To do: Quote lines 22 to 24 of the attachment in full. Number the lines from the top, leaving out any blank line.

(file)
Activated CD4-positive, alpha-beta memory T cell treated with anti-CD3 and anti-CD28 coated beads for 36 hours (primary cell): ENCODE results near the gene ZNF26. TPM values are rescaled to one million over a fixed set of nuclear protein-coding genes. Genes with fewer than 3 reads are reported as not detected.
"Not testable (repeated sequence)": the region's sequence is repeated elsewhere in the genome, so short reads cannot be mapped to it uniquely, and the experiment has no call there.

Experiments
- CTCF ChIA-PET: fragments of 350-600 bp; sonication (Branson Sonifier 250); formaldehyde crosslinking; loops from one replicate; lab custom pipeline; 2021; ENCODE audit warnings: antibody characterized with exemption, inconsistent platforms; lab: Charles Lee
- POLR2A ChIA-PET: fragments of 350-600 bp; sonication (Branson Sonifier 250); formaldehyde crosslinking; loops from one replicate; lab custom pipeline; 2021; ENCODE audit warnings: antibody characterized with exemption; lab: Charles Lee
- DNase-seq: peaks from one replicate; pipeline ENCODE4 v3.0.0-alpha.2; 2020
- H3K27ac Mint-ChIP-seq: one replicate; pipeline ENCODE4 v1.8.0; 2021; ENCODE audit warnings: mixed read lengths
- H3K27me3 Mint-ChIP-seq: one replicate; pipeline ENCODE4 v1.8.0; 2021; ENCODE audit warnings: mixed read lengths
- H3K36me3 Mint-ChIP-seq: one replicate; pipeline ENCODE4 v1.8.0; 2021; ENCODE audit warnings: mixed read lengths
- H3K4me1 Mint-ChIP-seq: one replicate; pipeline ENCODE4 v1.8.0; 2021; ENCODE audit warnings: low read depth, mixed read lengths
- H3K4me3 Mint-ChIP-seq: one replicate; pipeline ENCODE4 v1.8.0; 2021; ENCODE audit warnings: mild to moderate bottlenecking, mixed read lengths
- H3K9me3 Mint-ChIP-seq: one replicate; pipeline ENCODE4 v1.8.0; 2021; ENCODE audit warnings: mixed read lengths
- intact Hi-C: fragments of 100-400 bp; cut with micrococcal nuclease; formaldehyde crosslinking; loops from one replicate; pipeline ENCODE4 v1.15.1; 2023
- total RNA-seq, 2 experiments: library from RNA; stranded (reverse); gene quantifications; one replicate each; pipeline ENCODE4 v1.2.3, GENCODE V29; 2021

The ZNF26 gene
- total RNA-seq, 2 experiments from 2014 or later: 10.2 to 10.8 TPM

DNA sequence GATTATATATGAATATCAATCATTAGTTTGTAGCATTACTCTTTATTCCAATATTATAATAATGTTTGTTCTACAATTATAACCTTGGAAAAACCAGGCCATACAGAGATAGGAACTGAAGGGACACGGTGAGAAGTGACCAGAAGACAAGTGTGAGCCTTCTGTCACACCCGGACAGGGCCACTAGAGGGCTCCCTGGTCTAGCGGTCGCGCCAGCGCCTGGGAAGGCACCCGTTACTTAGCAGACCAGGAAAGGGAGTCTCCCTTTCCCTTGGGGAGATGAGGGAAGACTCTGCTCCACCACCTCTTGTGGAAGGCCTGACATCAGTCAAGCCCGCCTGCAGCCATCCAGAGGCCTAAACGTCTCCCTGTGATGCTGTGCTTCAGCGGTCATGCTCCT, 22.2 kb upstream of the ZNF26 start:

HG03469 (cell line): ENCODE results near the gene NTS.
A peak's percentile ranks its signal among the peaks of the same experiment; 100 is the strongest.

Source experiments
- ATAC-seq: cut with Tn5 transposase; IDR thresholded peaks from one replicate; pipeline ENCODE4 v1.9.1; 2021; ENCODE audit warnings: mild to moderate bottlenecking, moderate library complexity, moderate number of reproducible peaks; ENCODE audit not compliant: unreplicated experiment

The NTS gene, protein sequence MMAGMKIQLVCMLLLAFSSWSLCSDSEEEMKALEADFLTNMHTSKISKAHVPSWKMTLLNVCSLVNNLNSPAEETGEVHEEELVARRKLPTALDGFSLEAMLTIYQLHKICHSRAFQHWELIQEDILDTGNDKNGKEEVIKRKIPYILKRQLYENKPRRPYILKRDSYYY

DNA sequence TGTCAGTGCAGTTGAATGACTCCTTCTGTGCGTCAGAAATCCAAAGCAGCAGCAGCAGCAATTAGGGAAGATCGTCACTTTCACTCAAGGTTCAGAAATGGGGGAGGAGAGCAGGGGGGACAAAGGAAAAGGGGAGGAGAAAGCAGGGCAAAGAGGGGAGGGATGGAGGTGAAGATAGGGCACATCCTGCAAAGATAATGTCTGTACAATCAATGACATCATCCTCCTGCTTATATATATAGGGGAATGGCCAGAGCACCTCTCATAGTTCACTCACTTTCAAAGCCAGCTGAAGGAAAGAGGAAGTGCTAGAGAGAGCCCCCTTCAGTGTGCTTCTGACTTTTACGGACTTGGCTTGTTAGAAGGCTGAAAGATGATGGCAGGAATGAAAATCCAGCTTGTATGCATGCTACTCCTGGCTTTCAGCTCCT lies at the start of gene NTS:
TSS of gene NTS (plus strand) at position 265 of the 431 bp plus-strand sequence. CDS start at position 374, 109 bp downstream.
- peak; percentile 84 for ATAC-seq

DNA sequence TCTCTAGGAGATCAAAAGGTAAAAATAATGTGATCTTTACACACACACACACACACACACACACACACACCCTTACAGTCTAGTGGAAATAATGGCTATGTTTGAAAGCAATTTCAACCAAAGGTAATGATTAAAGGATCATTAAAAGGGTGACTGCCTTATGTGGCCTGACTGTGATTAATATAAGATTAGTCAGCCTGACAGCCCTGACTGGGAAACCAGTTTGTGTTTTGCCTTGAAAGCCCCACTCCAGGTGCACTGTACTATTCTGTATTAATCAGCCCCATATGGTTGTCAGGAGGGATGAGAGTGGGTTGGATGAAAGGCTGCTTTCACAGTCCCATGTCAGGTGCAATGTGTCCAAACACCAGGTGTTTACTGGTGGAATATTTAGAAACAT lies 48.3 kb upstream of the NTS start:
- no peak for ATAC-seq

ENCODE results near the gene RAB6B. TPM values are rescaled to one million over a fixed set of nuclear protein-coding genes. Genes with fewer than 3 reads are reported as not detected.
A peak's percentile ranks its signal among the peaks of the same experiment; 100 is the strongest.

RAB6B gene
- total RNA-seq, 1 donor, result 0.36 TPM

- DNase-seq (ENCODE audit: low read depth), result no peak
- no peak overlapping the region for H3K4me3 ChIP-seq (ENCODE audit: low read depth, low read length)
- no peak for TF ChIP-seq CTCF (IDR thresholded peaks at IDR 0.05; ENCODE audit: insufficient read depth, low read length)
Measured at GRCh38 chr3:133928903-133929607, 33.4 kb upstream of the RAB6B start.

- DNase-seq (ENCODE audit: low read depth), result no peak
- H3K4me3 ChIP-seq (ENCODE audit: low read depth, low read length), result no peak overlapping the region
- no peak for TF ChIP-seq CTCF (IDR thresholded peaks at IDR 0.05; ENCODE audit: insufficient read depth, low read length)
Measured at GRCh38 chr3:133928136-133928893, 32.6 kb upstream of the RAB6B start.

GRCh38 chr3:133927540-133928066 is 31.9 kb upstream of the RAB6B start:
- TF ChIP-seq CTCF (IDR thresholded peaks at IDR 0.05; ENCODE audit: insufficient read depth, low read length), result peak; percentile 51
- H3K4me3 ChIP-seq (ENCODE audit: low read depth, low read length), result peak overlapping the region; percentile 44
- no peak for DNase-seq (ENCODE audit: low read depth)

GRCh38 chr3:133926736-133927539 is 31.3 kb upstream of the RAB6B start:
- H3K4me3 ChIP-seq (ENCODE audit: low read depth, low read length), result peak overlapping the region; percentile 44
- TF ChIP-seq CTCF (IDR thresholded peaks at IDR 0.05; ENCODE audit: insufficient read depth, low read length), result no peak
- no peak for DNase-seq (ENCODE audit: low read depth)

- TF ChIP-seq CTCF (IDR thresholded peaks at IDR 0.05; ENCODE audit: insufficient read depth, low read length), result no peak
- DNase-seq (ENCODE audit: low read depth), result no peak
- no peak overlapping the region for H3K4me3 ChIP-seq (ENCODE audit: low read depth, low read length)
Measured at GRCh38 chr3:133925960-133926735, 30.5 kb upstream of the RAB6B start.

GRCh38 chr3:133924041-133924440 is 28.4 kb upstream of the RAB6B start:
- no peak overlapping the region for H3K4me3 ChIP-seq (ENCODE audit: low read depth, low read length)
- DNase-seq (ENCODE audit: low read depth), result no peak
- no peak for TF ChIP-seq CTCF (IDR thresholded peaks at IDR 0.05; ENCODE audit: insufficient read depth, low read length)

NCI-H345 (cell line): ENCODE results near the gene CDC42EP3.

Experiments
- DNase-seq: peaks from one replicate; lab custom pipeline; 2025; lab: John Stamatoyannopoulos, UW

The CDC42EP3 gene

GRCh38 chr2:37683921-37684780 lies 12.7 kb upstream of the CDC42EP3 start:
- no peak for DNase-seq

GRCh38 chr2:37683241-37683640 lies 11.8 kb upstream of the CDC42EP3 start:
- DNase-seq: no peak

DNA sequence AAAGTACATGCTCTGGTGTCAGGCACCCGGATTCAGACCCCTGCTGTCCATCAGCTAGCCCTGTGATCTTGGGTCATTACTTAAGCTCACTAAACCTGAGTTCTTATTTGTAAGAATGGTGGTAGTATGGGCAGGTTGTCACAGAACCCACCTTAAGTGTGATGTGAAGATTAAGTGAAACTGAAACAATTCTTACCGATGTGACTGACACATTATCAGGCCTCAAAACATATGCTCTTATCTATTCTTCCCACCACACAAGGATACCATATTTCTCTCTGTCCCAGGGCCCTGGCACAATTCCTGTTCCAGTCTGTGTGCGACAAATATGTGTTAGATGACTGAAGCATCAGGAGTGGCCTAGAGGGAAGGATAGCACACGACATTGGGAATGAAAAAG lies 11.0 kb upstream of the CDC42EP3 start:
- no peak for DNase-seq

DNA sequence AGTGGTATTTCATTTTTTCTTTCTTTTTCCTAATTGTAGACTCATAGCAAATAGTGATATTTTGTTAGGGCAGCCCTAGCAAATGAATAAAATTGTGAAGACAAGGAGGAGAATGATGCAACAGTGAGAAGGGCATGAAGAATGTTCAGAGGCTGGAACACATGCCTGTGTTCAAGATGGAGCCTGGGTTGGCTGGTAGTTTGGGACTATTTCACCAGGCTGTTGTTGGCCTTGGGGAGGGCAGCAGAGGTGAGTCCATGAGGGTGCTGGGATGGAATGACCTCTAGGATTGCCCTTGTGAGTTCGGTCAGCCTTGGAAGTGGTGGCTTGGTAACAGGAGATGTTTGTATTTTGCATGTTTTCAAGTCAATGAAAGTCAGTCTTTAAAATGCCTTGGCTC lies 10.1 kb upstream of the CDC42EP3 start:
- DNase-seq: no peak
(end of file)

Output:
The NTS gene, protein sequence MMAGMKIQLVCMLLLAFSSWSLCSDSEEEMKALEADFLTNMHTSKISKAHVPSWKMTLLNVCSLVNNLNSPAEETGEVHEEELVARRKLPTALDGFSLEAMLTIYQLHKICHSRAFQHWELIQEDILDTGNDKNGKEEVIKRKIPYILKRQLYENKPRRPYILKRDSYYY

DNA sequence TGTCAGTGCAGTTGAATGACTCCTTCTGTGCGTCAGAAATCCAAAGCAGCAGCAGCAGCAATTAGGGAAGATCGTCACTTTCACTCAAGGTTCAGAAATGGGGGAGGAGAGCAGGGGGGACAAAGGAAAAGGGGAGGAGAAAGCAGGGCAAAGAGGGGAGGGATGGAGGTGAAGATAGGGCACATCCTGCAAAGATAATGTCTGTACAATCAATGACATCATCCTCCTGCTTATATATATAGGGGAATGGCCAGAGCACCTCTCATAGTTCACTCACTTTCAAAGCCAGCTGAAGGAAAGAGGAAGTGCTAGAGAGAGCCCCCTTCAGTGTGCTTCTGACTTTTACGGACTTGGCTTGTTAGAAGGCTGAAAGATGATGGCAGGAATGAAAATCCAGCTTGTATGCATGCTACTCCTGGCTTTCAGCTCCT lies at the start of gene NTS:
TSS of gene NTS (plus strand) at position 265 of the 431 bp plus-strand sequence. CDS start at position 374, 109 bp downstream.